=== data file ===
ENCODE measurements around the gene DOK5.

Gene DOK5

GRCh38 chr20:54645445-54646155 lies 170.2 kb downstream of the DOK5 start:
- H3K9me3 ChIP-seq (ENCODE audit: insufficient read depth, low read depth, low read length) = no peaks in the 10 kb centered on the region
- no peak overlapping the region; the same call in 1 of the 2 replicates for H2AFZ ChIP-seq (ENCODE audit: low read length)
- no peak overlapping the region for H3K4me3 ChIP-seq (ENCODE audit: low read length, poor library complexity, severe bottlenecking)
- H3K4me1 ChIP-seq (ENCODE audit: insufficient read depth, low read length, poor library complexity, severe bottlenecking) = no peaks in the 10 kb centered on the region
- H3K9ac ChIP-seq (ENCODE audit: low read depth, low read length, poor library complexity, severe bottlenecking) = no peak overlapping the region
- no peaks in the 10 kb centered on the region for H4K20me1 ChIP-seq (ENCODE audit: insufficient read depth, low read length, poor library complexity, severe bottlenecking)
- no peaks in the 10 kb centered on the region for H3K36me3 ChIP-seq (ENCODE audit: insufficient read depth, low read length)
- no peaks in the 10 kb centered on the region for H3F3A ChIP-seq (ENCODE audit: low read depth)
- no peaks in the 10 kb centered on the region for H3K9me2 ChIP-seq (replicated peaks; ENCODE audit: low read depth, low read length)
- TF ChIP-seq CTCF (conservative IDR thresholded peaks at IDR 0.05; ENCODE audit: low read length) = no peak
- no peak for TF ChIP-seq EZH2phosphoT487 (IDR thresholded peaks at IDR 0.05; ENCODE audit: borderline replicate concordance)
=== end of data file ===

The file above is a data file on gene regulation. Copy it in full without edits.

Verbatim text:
ENCODE measurements around the gene DOK5.

Gene DOK5

GRCh38 chr20:54645445-54646155 lies 170.2 kb downstream of the DOK5 start:
- H3K9me3 ChIP-seq (ENCODE audit: insufficient read depth, low read depth, low read length) = no peaks in the 10 kb centered on the region
- no peak overlapping the region; the same call in 1 of the 2 replicates for H2AFZ ChIP-seq (ENCODE audit: low read length)
- no peak overlapping the region for H3K4me3 ChIP-seq (ENCODE audit: low read length, poor library complexity, severe bottlenecking)
- H3K4me1 ChIP-seq (ENCODE audit: insufficient read depth, low read length, poor library complexity, severe bottlenecking) = no peaks in the 10 kb centered on the region
- H3K9ac ChIP-seq (ENCODE audit: low read depth, low read length, poor library complexity, severe bottlenecking) = no peak overlapping the region
- no peaks in the 10 kb centered on the region for H4K20me1 ChIP-seq (ENCODE audit: insufficient read depth, low read length, poor library complexity, severe bottlenecking)
- no peaks in the 10 kb centered on the region for H3K36me3 ChIP-seq (ENCODE audit: insufficient read depth, low read length)
- no peaks in the 10 kb centered on the region for H3F3A ChIP-seq (ENCODE audit: low read depth)
- no peaks in the 10 kb centered on the region for H3K9me2 ChIP-seq (replicated peaks; ENCODE audit: low read depth, low read length)
- TF ChIP-seq CTCF (conservative IDR thresholded peaks at IDR 0.05; ENCODE audit: low read length) = no peak
- no peak for TF ChIP-seq EZH2phosphoT487 (IDR thresholded peaks at IDR 0.05; ENCODE audit: borderline replicate concordance)